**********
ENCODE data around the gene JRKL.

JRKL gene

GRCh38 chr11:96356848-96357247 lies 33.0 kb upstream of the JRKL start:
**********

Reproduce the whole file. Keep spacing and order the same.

ENCODE data around the gene JRKL.

JRKL gene

GRCh38 chr11:96356848-96357247 lies 33.0 kb upstream of the JRKL start: